Quote Originally Posted by tartarusrussell View Post
I’m quite convinced that The House of the Hidden Light was an elaborate game played by Machen and Waite. It records their meetings and relationships with various women, some of them requiring discretion. A number of people have tried finding an occult significance in the text (including Crowley) but have failed, and this seems no more than wishful thinking in the light of Bob Gilbert’s extensive research. That is not to say that it isn’t of some significance….
Didn't he think some of the entries were actual letters or journal entries (afterwards changed into the esoteric jargon of The House) Waite speaks about editing out some of the "more intimate" parts. I wonder if any of the original letters it was based on survive.

Out of interest what was Edith Rosse's last name before she married in 1902? (not sure about the date). In most things about Machen I've read she is refered to as Vivienne Pierpont, presumably her stage name.

Quote Originally Posted by tartarusrussell View Post
I don’t think The House of the Hidden Light can be considered a hoax or a spoof because it doesn’t seem to have been intended for general circulation. A great deal of trouble was taken to print just three copies (there was also at least one set of proofs.) The man who paid for the printing and who put in all of the effort on behalf of the authors was Wellby, Waite’s publisher at the time. In return he received one of the three copies. It would be interesting to know whether he had hopes of publishing it properly, or was simply content to create a bibliographical rarity. (He apparently guessed the identity of some of the hidden characters in the book.)
Yes, it was Welby's copy that went walk about about wasn't it? I think we turned one of the site news posts into a discussion about Crowley & Machen a few months back. A site member; MorganScropion, exaimined it and Crowley's copy of The House of Souls years ago.
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Old 01-05-2010   #24
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Re: Arthur Machen and The House of the Hidden Light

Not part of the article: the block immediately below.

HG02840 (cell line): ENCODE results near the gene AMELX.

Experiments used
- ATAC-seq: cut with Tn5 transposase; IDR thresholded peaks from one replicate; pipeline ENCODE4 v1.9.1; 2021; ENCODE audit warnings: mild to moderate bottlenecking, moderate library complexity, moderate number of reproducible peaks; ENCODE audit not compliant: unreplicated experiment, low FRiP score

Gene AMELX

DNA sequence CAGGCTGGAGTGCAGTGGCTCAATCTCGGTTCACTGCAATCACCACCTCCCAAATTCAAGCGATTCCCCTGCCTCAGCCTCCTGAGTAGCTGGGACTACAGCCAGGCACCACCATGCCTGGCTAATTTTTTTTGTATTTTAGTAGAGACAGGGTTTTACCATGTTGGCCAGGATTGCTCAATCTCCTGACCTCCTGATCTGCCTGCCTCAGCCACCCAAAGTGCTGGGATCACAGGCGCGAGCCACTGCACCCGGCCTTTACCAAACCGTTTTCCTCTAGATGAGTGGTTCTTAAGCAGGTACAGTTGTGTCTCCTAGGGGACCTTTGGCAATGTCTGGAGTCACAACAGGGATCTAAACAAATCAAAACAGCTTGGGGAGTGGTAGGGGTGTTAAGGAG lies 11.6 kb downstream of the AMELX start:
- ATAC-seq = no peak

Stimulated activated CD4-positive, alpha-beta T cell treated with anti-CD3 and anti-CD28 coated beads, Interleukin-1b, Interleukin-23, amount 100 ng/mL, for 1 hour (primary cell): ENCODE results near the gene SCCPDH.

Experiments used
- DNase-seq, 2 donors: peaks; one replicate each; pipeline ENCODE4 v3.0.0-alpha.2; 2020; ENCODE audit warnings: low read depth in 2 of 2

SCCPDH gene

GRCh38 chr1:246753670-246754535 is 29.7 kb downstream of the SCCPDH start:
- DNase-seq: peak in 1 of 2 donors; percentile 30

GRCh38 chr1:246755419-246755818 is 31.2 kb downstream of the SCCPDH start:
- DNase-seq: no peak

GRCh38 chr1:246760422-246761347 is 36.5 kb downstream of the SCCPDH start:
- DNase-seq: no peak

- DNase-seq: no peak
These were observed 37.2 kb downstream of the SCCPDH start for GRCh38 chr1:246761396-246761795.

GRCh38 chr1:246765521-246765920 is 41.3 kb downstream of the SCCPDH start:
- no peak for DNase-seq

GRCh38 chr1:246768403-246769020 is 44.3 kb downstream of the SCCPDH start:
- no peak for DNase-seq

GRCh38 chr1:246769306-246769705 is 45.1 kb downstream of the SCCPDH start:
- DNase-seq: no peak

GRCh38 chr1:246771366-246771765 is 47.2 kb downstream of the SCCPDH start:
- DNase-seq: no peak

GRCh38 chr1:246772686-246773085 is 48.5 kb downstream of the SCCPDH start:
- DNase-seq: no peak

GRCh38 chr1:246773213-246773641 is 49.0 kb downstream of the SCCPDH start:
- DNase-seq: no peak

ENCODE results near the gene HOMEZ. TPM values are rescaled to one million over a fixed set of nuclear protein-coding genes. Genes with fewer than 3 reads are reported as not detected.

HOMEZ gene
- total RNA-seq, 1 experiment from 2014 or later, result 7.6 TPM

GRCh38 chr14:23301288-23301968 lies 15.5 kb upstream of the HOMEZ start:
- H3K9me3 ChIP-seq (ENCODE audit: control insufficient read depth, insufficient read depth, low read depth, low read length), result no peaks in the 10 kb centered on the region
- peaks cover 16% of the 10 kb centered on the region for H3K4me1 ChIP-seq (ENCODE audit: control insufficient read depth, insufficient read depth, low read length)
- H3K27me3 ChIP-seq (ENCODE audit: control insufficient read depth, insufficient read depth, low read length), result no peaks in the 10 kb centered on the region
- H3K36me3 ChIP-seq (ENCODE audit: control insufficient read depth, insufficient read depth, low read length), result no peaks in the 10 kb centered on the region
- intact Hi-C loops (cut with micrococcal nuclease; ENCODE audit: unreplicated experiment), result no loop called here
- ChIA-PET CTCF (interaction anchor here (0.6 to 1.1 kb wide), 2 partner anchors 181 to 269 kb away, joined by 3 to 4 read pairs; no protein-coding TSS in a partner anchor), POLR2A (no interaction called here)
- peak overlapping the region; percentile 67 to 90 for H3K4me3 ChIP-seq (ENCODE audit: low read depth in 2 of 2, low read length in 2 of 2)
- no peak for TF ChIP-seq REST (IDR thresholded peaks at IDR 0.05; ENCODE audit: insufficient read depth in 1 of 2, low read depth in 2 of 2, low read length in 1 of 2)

Hi Evans,

The book is apparently based upon the original letters exchanged by the two “Fraters”, which Waite then edited. Waite’s own side of the correspondence doesn’t appear to have survived (which raises the question of him keeping copies, or Machen sending them back for publication.) Bob Gilbert says that Machen’s letters were dispersed in the 1970s, and so may be available for comparison with the book at some time in the future?

Edith Rosse is a fascinating character. (I don’t believe that anyone has tracked down her maiden name?) Machen and Rosse (The Shepherdess because she had been married to Harry Sheppard, who died tragically at sea), Waite and Dora Stuart-Menteath presumably had a fine old time gadding-about in turn-of-the-century London. Arthur and Edith were presumably drawn to each other following the recent deaths of their spouses.

Yes, Pierpont was her stage-name. Godfrey Brangham wrote an interesting article about her in Faunus (the journal of the Friends of Arthur Machen) She met the dodgy Maundy Gregory who may well have murdered the poor woman for money (which she may well have obtained through blackmail in the first place.) Hers is a fascinating but rather sad story.

Yes, Wellby’s copy of The House of the Hidden Light is the one that resurfaced, through Gerald Yorke. Newport Reference Library have a photocopy, with the annotations apparently by poor old baffled Crowley. I have a photocopy (a couple of generations old by this time) of this version but it doesn’t offer any insights.
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Old 01-05-2010   #25
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Re: Arthur Machen and The House of the Hidden Light